Friday, July 31, 2009

What Isn't Great About Depression?

One topic that is rarely discussed since it is still so volatile today is the level of depression during the Great Depression. The Princeton Institute for the Chronically Bummed Out (PICBO) was not established until 1948 when a branch of the Cabot family (the North Carolina annex of the family who owned Cabot Cabbage and Kiwis) funded it since they didn't want their money going to the tobacco financed Duke University. So there is no hard data on whether or not there was a rise in Depression related depression.

The institute was the first success in the Carolina Cabots previously disastrous legacy in philanthropy and monument building. Hoping to amplify their contribution to the economy of their hometown Lynchdale, North Carolina, in 1926 they commissioned a 70-foot bronze cabbage in front of the court house. Designed by Pierre Parchement-Diaz, it was prone to rusting and had a very poorly welded base. During a 1928 rainstorm, it broke loose, rolled five blocks down Robert E. Lee Avenue and finally crashed through the front wall of the Cracker Box Orphanage. Although all the children were away attending a screening of Birth of a Nation, the potential scale of slaughter did not go unnoticed and the cabbage was replaced by a more appropriately modest fountain with a cherub urinating into the mouth of a Tennessee Sea Bass.

Hoping to restore their image and show their altruistic concern for children, the Cabots funded an enormous amusement park on the north side of town with a ferris wheel that resembled Scarlet O'Hara's skirt lifted sideways, log rides, a three headed llama and the educational "Our Confederate Heritage" museum. Choosing to be low key about putting their own name on the park, the Cabots opted to borrow from the name of their own city and called it Lynch Land.

When the northern press pointed out that some parts of southern society might be less than enamored with the name, they rushed to rechristen the place as The Heart of Dixie weeks before opening. But the rushed revamp didn't work, and opening day on December 7, 1941, brought paltry crowds, and the place eventually was retooled as the largest salvage yard in the Carolinas.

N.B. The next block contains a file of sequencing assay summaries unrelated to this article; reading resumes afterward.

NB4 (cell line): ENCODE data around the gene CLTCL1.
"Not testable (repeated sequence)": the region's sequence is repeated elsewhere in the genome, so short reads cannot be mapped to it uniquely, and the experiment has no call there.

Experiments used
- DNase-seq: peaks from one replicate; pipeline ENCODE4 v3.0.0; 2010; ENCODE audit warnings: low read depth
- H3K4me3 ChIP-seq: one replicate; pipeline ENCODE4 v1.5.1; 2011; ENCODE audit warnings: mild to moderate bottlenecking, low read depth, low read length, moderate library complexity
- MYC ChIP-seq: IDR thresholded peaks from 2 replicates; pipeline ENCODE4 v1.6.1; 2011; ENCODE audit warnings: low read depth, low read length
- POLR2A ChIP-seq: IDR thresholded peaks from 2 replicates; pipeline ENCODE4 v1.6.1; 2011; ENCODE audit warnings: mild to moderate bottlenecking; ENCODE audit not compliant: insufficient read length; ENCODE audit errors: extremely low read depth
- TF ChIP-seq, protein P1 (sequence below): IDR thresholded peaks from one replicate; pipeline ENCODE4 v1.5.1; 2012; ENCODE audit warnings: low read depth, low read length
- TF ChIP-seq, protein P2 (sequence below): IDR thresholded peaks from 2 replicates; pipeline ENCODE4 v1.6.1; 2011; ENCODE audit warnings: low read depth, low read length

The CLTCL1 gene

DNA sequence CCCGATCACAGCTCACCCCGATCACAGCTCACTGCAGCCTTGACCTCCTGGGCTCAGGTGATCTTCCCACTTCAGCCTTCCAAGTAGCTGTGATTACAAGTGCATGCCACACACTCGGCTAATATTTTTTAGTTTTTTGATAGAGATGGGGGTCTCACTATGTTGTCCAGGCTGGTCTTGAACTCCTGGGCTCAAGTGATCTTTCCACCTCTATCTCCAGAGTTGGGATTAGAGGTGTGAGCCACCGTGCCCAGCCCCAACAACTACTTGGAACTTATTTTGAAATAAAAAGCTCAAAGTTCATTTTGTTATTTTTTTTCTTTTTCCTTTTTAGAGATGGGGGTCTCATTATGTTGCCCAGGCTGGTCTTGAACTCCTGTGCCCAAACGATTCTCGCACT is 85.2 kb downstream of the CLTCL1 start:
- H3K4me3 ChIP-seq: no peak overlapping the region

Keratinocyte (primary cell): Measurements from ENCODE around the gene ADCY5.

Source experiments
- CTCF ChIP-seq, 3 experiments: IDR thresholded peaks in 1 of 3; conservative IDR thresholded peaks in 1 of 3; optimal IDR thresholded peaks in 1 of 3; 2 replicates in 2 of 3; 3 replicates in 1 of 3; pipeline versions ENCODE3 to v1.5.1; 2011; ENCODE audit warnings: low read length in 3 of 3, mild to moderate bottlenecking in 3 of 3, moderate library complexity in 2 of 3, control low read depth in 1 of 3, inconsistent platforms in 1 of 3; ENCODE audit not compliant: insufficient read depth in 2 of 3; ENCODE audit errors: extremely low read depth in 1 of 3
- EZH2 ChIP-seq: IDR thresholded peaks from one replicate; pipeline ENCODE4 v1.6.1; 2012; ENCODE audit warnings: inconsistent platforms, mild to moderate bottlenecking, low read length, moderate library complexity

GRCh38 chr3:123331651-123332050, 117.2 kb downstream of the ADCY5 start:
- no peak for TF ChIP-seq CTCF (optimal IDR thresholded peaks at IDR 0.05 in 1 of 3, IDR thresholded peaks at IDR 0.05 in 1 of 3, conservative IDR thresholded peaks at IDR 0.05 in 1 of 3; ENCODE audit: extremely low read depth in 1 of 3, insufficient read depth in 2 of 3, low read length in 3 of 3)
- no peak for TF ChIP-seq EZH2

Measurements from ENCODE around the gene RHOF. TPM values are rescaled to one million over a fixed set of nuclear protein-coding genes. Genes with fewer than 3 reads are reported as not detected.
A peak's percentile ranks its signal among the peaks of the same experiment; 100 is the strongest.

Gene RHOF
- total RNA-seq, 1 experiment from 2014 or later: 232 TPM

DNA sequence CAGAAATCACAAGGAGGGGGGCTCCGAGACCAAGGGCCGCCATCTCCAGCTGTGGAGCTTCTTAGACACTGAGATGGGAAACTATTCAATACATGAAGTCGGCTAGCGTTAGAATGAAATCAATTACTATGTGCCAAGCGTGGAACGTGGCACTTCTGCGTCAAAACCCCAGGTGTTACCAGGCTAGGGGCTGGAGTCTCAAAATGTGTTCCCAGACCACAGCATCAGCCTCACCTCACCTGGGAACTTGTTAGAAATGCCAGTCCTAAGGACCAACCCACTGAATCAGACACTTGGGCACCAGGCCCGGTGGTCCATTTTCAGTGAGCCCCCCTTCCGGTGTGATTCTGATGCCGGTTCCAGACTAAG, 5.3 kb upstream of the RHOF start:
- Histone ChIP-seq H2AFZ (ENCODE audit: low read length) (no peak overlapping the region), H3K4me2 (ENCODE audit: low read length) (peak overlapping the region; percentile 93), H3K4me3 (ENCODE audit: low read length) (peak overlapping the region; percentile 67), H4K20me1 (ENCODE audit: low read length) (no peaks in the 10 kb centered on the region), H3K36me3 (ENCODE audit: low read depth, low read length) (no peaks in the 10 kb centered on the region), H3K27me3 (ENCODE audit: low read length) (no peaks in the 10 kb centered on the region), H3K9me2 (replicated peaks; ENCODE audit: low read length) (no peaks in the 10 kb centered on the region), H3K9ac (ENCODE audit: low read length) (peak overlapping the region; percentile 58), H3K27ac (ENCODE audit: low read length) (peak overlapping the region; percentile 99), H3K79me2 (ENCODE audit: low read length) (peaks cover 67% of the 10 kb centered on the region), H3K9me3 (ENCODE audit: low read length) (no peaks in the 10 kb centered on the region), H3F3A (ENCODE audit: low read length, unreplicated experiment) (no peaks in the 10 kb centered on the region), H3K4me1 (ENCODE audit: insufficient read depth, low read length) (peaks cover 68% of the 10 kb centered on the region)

Matriarch Cornelia Sidwell Cabot had long wanted to support an institute that documented the impact of depression, having grappled with it for years. She saw a therapist for more than 30 years who finally concluded that the main reason for her chronic blue demons was due to the undeniable fact that she was "a royal bitch".

Though rarely talked about publicly during the 1930s, depression was ever the eternal elephant in the room. Confusing the issue greater was whether The Depression and depression were the same thing. Sort like not knowing if funny ha ha and funny strange are the same or feeding off each other.

Lithium did start showing up on the black market during these years, but there was also a sometimes uneasy celebration of bum and hobo culture. No one lauded this more than radio star Mable Cohn, known to millions of children as Aunty Depressant who had her 20 minute broadcast on NBC at 4:40 every weekday just before the national news. Aunty Depressant would read happy stories about hobos hopping the rails and eating rusty nails and worm stew. "When things are scarce, we learn to improvise," Aunty Depressant would advise. "Ain't no reason for worries; just whistle your woes away!"

When television arrived in the wake of the Second World War, Mable Cohn's career suffered greatly as her wart infested nose didn't transfer easily to the new visual medium, and her bromides were equally out of step with the new times. She did manage to land a few small supporting roles in lower budget film noirs, typically playing tough spirited land lady or crusty bar maids in run down waterfront gin joints.

Mabel did eventually go on to find modest success in television in the 1960s doing voice overs for commercials, primarily for dog food, motor oil and as the distinctive "Lava soap lady" with her now raspy, gravelly, gender ambiguous baritone.

In an odd irony, in 1970 Mabel and Cornelia Cabot were seated next to each other in coach on a Branniff flight from Bakersfield to Reno. Oblivious to the others identity, these now quite elderly women exchanged tips on which hotel had the best prime rib buffet and which slot machines they felt were rigged.

Cornelia died in July of 1972 from a heart attack when she witnessed Sammy Davis, Jr. hugging Richard Nixon on the campaign trail. In a tragic turn of events, Mabel died the following January during the Nixon inaugural when she was trampled by a mob of "Dick Addicts", the Nixon youth corps, overcome in a frenzy as they caught a glimpse of the commander in chief waving from his limo.

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At 9:09 PM, Blogger ArtSparker said...

Very edifying.

At 9:13 PM, Blogger Ladrón de Basura (a.k.a. Junk Thief) said...

Susan - Since you mention edifying, it reminds me that I should have mentioned Eddy Cabot and his ill-fated cabbage root beer.

At 10:02 AM, Blogger Salty Miss Jill said...

Great post!

At 10:26 AM, Blogger Ladrón de Basura (a.k.a. Junk Thief) said...

Salty - Hope it didn't depress you.


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